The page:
We purchased the house from a retiring dentist in 1981, more than 30 years ago, but the practice was housed in a one-chair setup. We renovated the house and added a 1,200-square-foot, two-story addition in 1987 that brought it to the current state. The window bay from the old house is now the wall between the two new operatories and contains a custom built-in 200-gallon saltwater aquarium that is viewable from both operatories and is see-through.

I have a full-time associate, so the office is covered on days I’m not there.

What is the hardest part about living in the same house as your dental practice?
Zuckerberg: This has been overwhelmingly positive for me to have my office in the house. It has allowed me and my wife, Karen, to be both professionals and dedicated parents to our four children. I got used to being the only Dad present at events like open class day and second grade school plays because it was easy for me to block out an hour to run to our local school and quickly return. People warned me I’d have patients knocking on my door on Sundays and all hours with emergencies but that never happened. When true emergencies presented themselves, being able to just go downstairs to handle them couldn’t have made dealing with them any easier.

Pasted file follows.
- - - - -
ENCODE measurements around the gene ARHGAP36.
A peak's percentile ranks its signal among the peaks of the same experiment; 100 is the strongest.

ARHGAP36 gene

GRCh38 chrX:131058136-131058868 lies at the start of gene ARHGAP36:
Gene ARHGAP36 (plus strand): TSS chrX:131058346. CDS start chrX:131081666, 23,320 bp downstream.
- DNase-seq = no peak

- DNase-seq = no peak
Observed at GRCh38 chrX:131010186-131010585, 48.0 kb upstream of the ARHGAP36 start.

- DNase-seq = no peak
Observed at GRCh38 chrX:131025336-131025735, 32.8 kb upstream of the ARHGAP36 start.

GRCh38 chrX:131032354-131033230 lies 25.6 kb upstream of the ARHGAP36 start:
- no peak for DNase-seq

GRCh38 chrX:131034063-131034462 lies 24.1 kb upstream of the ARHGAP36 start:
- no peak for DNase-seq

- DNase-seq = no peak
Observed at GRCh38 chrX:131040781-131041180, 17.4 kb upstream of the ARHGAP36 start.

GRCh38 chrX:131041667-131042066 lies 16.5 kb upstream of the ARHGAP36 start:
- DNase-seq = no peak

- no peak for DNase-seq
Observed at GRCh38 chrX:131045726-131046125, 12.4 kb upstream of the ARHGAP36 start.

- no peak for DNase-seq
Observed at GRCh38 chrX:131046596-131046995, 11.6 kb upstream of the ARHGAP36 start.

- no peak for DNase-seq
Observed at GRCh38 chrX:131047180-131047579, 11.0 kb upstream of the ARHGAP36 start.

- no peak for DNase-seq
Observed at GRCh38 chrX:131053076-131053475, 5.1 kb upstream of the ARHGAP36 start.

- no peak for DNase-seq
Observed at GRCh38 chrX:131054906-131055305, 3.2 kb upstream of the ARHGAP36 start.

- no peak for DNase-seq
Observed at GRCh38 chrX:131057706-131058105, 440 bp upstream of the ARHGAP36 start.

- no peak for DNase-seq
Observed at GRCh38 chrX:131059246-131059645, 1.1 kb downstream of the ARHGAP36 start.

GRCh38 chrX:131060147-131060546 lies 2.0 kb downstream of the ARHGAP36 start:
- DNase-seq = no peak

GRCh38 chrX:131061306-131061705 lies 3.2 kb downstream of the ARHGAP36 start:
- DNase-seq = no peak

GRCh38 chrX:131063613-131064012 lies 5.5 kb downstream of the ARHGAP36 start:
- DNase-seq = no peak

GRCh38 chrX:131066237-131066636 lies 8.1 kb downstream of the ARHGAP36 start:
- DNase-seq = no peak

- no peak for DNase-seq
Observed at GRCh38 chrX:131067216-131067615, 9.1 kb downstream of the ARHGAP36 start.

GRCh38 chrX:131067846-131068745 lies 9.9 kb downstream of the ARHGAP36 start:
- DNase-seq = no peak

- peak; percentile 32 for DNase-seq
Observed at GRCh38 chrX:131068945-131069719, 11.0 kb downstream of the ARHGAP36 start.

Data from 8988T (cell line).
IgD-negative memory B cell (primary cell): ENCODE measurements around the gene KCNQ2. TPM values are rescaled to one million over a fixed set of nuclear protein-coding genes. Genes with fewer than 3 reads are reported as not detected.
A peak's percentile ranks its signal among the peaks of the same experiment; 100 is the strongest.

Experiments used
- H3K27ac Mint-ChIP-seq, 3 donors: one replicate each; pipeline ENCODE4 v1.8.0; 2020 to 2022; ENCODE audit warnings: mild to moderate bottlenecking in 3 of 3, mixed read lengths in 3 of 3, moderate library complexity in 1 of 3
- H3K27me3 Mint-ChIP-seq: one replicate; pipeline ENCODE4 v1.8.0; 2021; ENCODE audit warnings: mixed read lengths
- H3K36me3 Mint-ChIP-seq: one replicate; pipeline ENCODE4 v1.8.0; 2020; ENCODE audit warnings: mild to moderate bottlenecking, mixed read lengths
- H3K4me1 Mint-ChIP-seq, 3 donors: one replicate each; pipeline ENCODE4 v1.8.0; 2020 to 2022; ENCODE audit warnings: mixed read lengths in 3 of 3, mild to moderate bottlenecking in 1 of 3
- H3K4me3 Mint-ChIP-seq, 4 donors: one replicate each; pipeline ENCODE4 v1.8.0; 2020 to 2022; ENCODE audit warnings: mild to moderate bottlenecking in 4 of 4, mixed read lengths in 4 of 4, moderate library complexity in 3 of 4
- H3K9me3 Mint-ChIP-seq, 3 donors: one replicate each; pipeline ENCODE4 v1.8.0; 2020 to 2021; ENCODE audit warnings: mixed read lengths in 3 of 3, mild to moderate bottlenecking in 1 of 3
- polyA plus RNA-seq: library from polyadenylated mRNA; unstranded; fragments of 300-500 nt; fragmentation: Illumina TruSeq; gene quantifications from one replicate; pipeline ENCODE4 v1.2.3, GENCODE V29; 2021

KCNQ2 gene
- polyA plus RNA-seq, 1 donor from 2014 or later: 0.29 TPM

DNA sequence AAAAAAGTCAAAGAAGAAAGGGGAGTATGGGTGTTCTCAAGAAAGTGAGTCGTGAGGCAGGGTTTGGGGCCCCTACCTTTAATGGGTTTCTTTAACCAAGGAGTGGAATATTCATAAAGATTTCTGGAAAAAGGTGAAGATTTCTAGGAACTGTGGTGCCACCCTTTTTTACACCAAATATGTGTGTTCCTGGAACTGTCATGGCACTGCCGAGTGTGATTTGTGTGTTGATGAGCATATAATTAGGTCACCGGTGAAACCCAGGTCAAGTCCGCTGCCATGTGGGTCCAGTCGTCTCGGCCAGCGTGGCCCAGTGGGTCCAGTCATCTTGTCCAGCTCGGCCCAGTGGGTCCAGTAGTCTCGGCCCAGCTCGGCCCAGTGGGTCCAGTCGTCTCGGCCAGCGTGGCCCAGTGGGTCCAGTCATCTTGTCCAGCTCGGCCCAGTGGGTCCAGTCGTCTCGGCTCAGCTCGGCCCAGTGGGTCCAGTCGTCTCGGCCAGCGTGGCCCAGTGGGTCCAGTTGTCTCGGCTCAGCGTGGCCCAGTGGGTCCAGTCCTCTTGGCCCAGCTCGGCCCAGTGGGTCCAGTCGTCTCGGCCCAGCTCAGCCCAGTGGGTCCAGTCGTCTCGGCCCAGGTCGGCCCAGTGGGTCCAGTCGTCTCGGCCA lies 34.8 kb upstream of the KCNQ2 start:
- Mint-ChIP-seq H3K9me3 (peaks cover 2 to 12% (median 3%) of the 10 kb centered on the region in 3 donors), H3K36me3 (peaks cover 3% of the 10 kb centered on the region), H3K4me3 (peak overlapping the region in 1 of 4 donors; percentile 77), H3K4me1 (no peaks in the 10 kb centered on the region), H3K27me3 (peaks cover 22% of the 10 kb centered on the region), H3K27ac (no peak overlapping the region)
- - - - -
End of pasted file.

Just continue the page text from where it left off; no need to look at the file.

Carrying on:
The hardest part about it is that you need to have a decent memory and recall of patients’ names because you repeatedly run into them in the supermarket, church/synagogue, restaurants, etc. You need to be on your toes to reinforce that you care about them as people, not just clients/patients.